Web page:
Wednesday, September 23, 2009

Quote of the Day: Betting on Progress, Technology

The “Peak Oil’ers” tell us that there are no new “whale” oil finds to be found; that the drilling to find crude oil is too expensive and that further exploration is a waste of time. The problem is that they are wrong. As we like to say, the world did not stop using Whale Oil to light its lamps in the late 19th century; the world stopped using Whale Oil because its cost had gotten too high creating the “technology” needed to find a new source of energy, fossil fuels. Now, the technology involving seismic geology, and the technologies involving multiple drilling points from one initial hole in the ground, et al has succeeded in finding new, massive oil pools… most of which is now offshore where the finding is good and getting better.

Twenty five years ago, oil was not drilled for in water deeper than 600 feet. The platforms were not stable; the pipe too weak; the technology simply not extant. Now, however, oil drilling firms are comfortable drilling in water 6000 feet deep, and the huge new oil finds reported two weeks ago by Anadarko Petroleum found off the western coast of the African nation of Sierra Leone was drilled for and found in water that deep. Two years ago, Anadarko found another huge pool of oil in deep water off of the Cote d’Ivoire and Ghana. BP recently found a “whale” in deep waters in the Gulf of Mexico, and Petrobras continues to drill for and find huge new pools of crude off shore from Brazil in ever deeper water.

We tell the “Peak Oil-ers” to sit down and shut up, for they are wrong. They are bettors in favor of antiprogress… in stasis… and we are far more willing to bet in favor of progress, and of technology and of the eventual replacement of fossil fuels with something else entirely. Betting on progress has been the better of the bets to be made through history; we’ll go with for a while longer anyway.

~Dennis Gartman in today's
The Gartman Letter (subscription required)

74 Comments:

At 9/23/2009 8:39 AM, Blogger jeppen said...

Large discoveries are nice, but extraction rates are also large. The peak-oilers claim that the yearly global extraction volume is around three times larger than the volume of discoveries. Is there any counter-evidence?

 
At 9/23/2009 9:18 AM, Anonymous Anonymous said...

The peak oilers miss a vital point there is a peak oil level at a given price, but not at any price. If the price gets high enough then new technology comes in and finds new reserves.
Only because we have gotten to 60 dollar oil is it justified to spend the billion or more dollars to set up to produce in the deep water.
So the comment about 600 feet is true but avoids the fact that that was in (1970) a 5 dollar oil price.
If oil had stayed at 140 you would have every rig in the world drilling, and would have the rig makers backed up for years on new rigs.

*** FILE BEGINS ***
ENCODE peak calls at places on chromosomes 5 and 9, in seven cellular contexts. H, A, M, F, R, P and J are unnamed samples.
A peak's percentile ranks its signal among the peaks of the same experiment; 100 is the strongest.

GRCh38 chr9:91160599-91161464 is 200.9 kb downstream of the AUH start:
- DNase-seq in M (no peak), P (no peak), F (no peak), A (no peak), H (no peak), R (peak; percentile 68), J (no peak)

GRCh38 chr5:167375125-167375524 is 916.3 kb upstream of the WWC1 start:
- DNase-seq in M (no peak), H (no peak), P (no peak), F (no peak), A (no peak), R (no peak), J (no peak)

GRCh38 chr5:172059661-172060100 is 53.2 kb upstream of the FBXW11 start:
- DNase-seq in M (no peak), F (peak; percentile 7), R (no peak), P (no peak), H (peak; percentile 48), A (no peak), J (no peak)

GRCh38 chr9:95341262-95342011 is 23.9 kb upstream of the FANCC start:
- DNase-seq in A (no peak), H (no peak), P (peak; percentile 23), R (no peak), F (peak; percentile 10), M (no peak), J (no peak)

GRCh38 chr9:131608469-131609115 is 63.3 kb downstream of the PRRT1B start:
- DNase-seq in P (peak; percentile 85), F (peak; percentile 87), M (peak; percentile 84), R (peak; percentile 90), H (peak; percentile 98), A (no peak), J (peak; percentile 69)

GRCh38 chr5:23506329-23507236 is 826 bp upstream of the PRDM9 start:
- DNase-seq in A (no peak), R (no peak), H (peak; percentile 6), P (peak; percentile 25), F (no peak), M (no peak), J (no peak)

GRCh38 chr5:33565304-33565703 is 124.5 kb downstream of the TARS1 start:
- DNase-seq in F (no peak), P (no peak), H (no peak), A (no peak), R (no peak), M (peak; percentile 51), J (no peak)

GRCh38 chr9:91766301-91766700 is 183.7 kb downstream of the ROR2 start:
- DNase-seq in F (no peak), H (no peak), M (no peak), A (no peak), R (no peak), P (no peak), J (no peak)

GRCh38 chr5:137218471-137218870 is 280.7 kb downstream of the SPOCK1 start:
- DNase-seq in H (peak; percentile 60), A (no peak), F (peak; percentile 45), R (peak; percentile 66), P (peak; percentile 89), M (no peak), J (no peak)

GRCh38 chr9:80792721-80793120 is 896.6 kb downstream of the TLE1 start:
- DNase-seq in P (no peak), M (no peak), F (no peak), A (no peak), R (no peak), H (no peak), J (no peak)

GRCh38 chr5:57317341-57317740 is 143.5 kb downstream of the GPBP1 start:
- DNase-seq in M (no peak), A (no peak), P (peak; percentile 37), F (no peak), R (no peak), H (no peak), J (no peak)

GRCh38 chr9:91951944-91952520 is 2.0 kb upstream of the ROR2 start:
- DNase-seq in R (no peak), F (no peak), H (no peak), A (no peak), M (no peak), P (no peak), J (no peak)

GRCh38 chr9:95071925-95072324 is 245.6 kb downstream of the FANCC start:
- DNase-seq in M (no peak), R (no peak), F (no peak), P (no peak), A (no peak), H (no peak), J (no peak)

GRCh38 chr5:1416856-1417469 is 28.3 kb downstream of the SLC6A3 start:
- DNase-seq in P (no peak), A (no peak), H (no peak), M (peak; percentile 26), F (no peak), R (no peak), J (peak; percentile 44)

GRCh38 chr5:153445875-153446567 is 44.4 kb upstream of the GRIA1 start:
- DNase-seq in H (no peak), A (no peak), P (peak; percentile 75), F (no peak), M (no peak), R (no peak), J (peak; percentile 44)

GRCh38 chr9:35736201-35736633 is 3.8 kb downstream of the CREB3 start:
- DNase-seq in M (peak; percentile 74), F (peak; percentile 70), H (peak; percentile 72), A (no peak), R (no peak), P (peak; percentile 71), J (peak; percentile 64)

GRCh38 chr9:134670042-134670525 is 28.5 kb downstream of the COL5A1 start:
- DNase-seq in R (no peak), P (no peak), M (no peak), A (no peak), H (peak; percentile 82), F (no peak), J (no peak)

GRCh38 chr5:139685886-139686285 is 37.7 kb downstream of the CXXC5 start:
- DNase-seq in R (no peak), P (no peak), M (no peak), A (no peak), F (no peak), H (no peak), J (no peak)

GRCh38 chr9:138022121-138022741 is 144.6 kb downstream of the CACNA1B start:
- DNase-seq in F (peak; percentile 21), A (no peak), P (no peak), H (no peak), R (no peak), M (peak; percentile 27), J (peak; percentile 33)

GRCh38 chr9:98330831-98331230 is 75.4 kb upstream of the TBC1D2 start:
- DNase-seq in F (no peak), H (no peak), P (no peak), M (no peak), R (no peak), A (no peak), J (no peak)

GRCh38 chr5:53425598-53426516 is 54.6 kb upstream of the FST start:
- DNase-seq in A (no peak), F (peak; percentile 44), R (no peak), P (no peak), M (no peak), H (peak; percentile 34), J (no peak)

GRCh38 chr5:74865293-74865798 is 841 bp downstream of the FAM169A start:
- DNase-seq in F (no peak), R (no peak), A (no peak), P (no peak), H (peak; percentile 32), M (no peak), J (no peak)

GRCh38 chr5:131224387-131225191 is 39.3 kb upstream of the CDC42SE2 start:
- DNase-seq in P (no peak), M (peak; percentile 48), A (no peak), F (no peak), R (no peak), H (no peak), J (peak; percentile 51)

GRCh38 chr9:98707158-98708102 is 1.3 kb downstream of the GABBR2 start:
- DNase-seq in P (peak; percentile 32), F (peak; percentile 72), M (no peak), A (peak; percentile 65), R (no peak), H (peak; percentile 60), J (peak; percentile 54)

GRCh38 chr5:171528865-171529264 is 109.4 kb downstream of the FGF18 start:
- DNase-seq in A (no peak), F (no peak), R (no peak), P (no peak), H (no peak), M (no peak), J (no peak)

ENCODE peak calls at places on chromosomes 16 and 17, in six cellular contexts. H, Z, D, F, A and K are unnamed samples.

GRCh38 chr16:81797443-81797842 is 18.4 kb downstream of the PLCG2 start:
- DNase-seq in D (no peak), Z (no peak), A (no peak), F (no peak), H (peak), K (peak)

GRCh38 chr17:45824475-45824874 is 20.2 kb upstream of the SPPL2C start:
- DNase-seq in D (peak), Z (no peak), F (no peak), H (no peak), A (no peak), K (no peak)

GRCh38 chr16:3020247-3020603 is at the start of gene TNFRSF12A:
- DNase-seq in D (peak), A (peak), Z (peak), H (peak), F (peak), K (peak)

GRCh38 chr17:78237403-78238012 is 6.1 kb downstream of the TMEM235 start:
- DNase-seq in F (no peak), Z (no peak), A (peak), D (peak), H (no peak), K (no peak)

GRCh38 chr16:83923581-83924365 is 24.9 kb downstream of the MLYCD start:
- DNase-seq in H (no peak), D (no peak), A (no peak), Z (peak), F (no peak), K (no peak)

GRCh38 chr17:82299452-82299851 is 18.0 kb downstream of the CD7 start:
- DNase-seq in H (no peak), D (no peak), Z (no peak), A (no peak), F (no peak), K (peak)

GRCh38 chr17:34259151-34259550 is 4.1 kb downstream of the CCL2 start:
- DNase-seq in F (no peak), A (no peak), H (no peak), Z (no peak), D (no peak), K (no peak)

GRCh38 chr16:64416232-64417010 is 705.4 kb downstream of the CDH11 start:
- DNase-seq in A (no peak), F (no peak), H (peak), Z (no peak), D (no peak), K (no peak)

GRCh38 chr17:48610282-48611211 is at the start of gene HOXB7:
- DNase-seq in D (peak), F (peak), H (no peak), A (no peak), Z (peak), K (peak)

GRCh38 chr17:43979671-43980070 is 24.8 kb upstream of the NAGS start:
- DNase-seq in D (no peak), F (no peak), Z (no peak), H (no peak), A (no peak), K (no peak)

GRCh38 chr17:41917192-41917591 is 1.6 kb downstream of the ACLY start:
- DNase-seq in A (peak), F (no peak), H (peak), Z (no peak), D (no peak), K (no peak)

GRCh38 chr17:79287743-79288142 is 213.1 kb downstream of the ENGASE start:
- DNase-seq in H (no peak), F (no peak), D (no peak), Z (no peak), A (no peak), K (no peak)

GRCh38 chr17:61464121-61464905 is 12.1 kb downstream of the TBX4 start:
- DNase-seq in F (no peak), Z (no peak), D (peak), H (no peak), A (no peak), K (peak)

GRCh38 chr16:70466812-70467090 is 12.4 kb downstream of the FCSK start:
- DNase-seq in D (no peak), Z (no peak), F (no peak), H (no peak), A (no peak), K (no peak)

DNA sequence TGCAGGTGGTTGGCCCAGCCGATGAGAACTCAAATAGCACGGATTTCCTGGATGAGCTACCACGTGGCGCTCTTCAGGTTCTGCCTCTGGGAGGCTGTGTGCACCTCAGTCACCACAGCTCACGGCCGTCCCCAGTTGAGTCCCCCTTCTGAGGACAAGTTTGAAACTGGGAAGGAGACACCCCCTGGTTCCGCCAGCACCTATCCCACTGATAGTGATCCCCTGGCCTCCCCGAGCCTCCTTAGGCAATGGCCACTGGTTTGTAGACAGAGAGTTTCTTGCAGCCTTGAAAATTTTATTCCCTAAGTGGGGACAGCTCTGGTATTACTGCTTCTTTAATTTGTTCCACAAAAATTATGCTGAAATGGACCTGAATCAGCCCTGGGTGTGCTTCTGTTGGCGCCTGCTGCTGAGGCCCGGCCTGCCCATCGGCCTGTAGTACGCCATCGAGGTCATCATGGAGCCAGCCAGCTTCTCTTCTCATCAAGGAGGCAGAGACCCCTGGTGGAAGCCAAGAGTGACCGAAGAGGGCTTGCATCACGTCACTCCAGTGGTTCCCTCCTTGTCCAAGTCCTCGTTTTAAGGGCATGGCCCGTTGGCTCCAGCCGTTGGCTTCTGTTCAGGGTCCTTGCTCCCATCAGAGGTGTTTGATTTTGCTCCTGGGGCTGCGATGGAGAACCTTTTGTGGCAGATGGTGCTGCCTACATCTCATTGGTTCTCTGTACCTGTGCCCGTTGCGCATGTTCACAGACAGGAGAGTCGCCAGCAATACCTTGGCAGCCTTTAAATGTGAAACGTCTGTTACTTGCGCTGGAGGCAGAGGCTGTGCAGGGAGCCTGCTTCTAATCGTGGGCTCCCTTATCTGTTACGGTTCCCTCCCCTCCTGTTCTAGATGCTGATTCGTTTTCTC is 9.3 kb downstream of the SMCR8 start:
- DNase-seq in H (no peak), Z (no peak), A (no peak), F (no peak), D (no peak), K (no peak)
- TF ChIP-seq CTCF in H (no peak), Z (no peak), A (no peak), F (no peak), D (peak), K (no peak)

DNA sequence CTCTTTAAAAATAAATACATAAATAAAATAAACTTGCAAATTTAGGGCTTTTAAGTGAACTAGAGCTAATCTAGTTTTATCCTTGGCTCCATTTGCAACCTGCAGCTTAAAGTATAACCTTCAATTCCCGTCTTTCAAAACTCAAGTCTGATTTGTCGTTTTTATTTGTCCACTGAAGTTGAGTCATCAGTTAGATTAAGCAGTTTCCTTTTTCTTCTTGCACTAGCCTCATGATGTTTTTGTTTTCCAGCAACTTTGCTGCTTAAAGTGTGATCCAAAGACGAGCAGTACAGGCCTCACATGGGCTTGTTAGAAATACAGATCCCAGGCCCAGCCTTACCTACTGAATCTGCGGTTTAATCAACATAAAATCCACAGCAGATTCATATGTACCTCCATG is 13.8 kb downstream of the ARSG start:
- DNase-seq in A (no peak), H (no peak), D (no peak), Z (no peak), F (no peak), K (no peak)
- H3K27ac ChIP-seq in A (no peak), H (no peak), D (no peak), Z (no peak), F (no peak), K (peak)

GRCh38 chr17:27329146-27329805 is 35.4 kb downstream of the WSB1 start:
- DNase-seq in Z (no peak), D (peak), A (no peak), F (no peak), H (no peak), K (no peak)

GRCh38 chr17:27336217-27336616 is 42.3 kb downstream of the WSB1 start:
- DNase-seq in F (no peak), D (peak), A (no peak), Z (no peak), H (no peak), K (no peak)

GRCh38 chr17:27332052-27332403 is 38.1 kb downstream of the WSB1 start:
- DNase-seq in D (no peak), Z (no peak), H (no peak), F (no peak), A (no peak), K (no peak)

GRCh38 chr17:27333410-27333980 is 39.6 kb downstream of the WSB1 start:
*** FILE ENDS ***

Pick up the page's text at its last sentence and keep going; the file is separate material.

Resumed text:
At 9/23/2009 9:24 AM, Blogger VangelV said...

The “Peak Oil’ers” tell us that there are no new “whale” oil finds to be found; that the drilling to find crude oil is too expensive and that further exploration is a waste of time. The problem is that they are wrong.

Actually, they are not wrong. Discoveries peaked many decades ago and most of the world’s produciton has come from large fields that are now past their peak.

As we like to say, the world did not stop using Whale Oil to light its lamps in the late 19th century; the world stopped using Whale Oil because its cost had gotten too high creating the “technology” needed to find a new source of energy, fossil fuels. Now, the technology involving seismic geology, and the technologies involving multiple drilling points from one initial hole in the ground, et al has succeeded in finding new, massive oil pools… most of which is now offshore where the finding is good and getting better.

The world stopped using whale oil because petroleum provided a better and cheaper alternative, not because technology allowed whalers to find more whales. For seismic to be a solution it would have to lead to the discovery of substantially more recoverable oil than is being produced every year. That is not happening.

Twenty five years ago, oil was not drilled for in water deeper than 600 feet. The platforms were not stable; the pipe too weak; the technology simply not extant. Now, however, oil drilling firms are comfortable drilling in water 6000 feet deep, and the huge new oil finds reported two weeks ago by Anadarko Petroleum found off the western coast of the African nation of Sierra Leone was drilled for and found in water that deep. Two years ago, Anadarko found another huge pool of oil in deep water off of the Cote d’Ivoire and Ghana. BP recently found a “whale” in deep waters in the Gulf of Mexico, and Petrobras continues to drill for and find huge new pools of crude off shore from Brazil in ever deeper water.

First, the discoveries are hardly ‘huge.’ They could be huge if we drill very expensive test wells that check the flow rates over a certain period of time and we were capable of building the infrastructure to lift and get the oil to shore. Keep in mind that lifting oil 6000 feet to the surface is no easy task and that we have to have massive reservior pressures to help out. But such pressures do not persist and depletion rates of deep-water wells are very large. Even under the most optimistic scenario production from new discoveries will not be sufficient to offset the depletion from existing wells.


...continued below...

 
At 9/23/2009 9:25 AM, Blogger VangelV said...

...continued from above...


We tell the “Peak Oil-ers” to sit down and shut up, for they are wrong. They are bettors in favor of antiprogress… in stasis… and we are far more willing to bet in favor of progress, and of technology and of the eventual replacement of fossil fuels with something else entirely. Betting on progress has been the better of the bets to be made through history; we’ll go with for a while longer anyway.